Remember, it takes both a decent credit score, and an income high enough to pay rent to approve a prospective tenant. Never accept less. You need to know both the tenants credit score and income level before you approve them.
A renters income will give you the renter’s ability to pay rent. Their credit score will give you the renters desire to pay rent. Both are required.
A tenant with both a decent credit score and income will generally not be a criminal, nor will they have been evicted. You care about income and getting paid. The neighbors care about the tenants criminal record. Eviction history will take care of itself, a solid renter will not have one.
Most evictions are the landlord’s fault, not the tenants fault. A bank makes sure you can pay our mortgage before they grant you one. Many landlords do not. Most landlords take the tenants word for it that they can pay. Do not set your tenants up for failure, politely reject them, and move on to a better tenant. You will be more successful in the long run. It is not the highest rent that makes the most money. What makes the most money is rent on-time, collected and deposited in time to make your own lifestyle work. Do not always look for the highest money, look for the best money.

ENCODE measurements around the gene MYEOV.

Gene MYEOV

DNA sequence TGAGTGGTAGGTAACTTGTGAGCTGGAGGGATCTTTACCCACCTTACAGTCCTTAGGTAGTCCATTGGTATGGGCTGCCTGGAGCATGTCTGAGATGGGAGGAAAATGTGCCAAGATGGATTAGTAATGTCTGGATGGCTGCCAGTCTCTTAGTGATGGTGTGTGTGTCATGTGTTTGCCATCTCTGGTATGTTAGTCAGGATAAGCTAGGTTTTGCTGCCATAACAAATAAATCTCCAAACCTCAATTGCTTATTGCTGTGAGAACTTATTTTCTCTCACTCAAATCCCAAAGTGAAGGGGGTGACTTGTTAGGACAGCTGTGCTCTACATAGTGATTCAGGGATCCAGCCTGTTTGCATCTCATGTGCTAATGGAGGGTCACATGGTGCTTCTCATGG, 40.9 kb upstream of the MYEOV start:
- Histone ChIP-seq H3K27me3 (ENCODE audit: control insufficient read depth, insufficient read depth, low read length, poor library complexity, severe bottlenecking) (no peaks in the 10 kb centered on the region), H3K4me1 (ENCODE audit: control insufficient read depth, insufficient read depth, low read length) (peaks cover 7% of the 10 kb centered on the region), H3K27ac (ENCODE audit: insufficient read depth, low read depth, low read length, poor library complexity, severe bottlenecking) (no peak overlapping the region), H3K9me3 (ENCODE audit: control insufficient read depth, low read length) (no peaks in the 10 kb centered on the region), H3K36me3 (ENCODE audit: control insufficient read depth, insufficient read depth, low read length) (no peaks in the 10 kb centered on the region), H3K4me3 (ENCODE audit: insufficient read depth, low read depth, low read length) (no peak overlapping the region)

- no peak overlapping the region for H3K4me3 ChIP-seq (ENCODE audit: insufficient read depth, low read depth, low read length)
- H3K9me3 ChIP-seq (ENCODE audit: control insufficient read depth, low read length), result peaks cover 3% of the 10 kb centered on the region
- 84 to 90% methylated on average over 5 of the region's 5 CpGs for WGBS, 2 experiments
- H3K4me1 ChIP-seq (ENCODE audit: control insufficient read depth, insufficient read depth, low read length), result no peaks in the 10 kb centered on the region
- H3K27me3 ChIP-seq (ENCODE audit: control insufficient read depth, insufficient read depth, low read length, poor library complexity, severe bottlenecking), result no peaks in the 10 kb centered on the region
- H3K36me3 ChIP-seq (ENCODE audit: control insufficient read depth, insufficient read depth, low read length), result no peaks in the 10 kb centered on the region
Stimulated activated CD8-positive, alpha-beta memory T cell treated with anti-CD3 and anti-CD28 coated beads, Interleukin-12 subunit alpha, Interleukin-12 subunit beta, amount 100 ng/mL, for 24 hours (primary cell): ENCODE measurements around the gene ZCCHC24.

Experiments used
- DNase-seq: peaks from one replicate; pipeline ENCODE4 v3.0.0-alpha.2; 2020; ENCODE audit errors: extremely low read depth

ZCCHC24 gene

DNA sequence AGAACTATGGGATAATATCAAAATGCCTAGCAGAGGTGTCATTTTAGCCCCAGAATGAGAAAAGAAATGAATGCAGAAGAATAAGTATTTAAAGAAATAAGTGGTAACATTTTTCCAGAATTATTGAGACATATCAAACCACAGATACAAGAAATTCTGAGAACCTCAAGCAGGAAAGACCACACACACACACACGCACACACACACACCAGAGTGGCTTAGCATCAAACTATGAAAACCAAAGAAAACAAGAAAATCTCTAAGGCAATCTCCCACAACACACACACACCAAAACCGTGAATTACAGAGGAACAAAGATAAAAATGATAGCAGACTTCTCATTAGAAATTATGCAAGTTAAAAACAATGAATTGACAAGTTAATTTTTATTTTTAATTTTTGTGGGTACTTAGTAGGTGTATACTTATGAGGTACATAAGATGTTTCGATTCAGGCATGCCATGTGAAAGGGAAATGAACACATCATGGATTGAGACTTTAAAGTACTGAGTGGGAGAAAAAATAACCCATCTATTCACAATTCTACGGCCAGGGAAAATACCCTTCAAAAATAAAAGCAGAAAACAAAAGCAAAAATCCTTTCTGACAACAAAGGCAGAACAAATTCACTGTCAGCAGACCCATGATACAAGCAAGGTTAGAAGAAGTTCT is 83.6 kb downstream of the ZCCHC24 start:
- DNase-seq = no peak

Is is now 3/2/2014. If you are a landlord, do you know where your rents are? If not, you should be evaluating your tenants and determining which one needs to be replaced with a tenant that pays rent. Time your vacancy so you are in control, do not let your tenants force you into a vacancy when you are not ready.
If all your tenants are weak, and they all break in the same month, are you prepared? If not, get prepared.
If you are a tenant, what do places you have lived at screened for? If you are a landlord, what is your screening strategy? If you are an aspiring landlord, have you thought about this?